By Jim Schutze
By Rachel Watts
By Lauren Drewes Daniels
By Anna Merlan
By Lee Escobedo
By Eric Nicholson
"Ernie Kent" sounds like a superhero name, or at least the name of his alter ego. Which is fine, because his mannerisms and speech fit that mold. Kent--the University of Oregon basketball coach by day, USA junior world team coach by off-season--shoots across the court like the Flash and grabs the ball from one of his charges before anyone is really sure what's just happened.
"Freeze," he says. The only thing missing is the bubble above his head and maybe a whoosh! "OK, what could we have done better there?"
He is animated, but also cool and careful. Today the American Airlines Center hosts the first day of practice for the junior world team. The roster isn't set yet, and these players are mostly new to Kent's system, so he stops frequently to see who's picking things up and who isn't. He's looking for his boy(s) wonder, a serious player or two who can help restore the Americans to their rightful place atop international basketball. Maybe the Dream Teamers have lived up to expectations in the Olympics, but it's been a good long while since the juniors have done anything to wow a world audience. Actually, it's been 12 years; 1991 was the last time the juniors won a World Championship, which is a lot like the French going all that time without losing another war--sooner or later, you'd think history would get its act together and repeat itself.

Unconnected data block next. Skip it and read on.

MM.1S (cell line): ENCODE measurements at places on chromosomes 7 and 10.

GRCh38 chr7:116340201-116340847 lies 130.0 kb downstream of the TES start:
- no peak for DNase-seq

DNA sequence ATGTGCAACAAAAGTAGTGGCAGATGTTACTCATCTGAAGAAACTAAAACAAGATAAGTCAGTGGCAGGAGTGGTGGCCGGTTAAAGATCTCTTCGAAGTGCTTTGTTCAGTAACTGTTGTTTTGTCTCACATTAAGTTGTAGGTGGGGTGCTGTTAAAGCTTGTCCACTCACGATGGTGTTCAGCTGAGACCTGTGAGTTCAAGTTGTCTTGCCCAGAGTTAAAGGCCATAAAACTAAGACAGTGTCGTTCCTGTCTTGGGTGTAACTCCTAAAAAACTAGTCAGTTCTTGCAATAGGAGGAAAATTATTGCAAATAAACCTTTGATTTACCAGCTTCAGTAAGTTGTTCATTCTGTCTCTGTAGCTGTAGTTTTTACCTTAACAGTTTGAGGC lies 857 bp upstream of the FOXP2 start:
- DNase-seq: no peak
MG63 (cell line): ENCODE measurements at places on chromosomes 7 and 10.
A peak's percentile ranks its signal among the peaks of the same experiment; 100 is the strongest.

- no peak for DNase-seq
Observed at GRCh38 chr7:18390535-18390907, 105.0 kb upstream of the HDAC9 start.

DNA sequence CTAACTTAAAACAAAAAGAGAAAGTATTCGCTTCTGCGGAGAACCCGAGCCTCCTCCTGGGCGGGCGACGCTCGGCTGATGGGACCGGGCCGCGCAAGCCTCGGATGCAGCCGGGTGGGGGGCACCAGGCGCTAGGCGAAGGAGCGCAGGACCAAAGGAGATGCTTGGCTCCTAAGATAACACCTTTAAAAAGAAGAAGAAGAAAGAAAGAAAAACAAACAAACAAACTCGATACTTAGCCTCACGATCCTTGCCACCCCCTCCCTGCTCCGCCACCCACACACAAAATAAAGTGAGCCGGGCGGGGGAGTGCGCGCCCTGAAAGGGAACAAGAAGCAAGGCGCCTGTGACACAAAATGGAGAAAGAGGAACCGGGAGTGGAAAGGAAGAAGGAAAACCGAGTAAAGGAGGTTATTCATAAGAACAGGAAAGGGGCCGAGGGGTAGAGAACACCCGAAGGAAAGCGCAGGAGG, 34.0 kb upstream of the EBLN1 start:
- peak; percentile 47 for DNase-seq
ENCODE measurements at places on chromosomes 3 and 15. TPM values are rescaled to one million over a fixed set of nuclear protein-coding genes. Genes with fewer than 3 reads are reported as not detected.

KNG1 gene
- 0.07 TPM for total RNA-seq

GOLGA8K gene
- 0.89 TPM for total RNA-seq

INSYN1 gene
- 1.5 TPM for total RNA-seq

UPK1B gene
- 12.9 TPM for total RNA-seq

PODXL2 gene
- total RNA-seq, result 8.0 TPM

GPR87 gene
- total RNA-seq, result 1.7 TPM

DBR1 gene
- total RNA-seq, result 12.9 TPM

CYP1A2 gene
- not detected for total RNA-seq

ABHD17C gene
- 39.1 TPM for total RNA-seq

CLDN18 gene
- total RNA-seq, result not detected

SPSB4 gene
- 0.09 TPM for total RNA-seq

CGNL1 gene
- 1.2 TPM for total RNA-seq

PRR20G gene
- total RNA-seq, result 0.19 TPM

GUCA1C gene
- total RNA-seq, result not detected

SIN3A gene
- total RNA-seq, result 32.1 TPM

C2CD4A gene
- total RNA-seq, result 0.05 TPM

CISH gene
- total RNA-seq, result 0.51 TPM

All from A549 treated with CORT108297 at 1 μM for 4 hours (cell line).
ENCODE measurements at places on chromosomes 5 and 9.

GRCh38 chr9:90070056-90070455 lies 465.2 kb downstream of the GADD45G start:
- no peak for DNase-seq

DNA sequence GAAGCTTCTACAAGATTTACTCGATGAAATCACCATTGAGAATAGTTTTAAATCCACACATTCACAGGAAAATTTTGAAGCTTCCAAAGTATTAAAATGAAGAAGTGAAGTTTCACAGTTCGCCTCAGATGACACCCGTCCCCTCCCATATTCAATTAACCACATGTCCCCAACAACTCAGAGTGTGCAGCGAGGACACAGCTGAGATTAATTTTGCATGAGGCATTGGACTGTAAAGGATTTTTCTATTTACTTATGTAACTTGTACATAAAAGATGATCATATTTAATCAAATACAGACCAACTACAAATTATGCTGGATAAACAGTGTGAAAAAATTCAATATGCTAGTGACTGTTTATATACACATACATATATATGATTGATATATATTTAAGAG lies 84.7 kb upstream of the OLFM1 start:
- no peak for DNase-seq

As Kent starts to answer his own question--using basketball-speak that sounds about as complicated and bizarre to the layman as a lesson in chaos theory--one of his players speaks up and finishes his coach's thought.
"We need to split the lane there," Illinois guard Deron Williams interjects. "And set back picks."
The comment draws a quick, approving glance from Kent. Williams, who grew up in Dallas and attended The Colony High School, is a squatty little point guard who cuts up the opposition as much with his mental grasp of the game as his impressive handle. Along with another local product, Daniel Horton, a University of Michigan standout guard who played prep ball at Cedar Hill, Williams represents what USA basketball hopes will be a new order of young, homegrown hoopsters--physically talented but also fundamentally sound.
That's been the major knock on junior hoops over the past decade or so: These kids are supremely athletic; they're well-versed in dunking and the dribble drive, and making the highlight films are never a problem. But ask them to set a sound pick or make a back cut and suddenly they're useless. All the while, foreign players, particularly the Europeans, have established themselves as real-deal ballers--which explains why the last two Junior World Championships were won by Euros, not to mention the heavy influx of foreign-born players who have immigrated to the United States and infiltrated the NBA. As former Georgetown coach-turned-analyst John Thompson so eloquently noted in an interview on HBO's Real Sports,"The European is basketball's new black. They see basketball as their way to get over. Our kids better wake up."